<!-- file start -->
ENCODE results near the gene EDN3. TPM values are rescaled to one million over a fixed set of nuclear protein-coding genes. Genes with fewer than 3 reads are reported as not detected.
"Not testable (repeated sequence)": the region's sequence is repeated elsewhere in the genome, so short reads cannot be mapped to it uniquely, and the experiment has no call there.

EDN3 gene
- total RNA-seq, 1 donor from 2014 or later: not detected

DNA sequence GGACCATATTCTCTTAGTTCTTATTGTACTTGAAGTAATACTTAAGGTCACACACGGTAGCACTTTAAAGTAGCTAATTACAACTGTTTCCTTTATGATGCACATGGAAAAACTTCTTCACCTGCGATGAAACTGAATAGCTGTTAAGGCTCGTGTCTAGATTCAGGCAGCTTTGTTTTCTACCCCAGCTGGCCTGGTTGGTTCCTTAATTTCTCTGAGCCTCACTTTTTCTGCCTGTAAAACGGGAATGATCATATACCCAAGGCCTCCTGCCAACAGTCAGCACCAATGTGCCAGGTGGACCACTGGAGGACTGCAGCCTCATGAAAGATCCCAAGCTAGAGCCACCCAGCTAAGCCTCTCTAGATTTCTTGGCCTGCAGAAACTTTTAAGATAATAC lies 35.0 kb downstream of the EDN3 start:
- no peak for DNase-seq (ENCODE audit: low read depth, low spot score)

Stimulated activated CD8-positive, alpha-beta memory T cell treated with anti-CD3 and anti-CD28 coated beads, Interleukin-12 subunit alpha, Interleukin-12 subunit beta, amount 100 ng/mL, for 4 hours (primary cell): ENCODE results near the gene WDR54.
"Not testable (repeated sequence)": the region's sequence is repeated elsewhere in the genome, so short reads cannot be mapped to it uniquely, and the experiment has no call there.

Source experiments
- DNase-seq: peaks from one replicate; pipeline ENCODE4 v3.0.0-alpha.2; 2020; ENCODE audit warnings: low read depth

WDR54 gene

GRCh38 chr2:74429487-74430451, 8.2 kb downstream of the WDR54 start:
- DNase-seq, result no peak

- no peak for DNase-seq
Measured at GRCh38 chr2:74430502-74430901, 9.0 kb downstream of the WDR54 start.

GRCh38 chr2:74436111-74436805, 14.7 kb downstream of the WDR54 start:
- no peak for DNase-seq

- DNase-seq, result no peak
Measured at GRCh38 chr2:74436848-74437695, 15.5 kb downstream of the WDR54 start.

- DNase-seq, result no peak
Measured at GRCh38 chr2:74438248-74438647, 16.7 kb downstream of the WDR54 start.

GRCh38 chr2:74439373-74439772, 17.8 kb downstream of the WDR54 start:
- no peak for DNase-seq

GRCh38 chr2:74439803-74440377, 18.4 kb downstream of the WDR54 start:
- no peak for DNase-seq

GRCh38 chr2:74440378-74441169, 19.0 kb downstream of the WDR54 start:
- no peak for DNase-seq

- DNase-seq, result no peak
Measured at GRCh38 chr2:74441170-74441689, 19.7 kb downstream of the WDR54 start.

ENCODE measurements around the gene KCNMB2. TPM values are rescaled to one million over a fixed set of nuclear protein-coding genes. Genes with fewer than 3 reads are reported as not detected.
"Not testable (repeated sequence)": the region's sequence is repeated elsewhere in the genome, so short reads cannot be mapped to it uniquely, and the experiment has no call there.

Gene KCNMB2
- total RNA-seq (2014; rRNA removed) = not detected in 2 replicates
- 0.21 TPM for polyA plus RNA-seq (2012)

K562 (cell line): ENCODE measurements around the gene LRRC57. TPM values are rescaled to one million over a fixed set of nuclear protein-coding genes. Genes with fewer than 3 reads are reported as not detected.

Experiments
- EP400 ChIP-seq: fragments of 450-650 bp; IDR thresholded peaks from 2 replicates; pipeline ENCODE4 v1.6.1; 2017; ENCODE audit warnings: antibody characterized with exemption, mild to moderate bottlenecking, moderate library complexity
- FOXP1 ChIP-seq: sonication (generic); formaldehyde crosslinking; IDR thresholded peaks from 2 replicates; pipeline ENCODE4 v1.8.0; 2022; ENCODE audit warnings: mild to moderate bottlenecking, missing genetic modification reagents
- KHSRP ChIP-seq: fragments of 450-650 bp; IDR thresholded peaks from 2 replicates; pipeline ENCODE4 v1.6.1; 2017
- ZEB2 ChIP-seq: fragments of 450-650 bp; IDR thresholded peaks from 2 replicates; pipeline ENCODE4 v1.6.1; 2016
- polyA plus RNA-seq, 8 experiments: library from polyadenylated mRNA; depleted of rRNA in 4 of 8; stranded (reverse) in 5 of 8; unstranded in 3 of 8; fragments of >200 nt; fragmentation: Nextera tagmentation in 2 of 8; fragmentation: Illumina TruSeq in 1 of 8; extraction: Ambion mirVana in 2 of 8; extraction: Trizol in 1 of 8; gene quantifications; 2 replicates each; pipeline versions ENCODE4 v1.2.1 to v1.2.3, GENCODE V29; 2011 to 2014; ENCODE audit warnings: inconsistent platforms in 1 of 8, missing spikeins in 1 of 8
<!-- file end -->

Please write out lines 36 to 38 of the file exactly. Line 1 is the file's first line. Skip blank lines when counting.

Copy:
Experiments
- EP400 ChIP-seq: fragments of 450-650 bp; IDR thresholded peaks from 2 replicates; pipeline ENCODE4 v1.6.1; 2017; ENCODE audit warnings: antibody characterized with exemption, mild to moderate bottlenecking, moderate library complexity
- FOXP1 ChIP-seq: sonication (generic); formaldehyde crosslinking; IDR thresholded peaks from 2 replicates; pipeline ENCODE4 v1.8.0; 2022; ENCODE audit warnings: mild to moderate bottlenecking, missing genetic modification reagents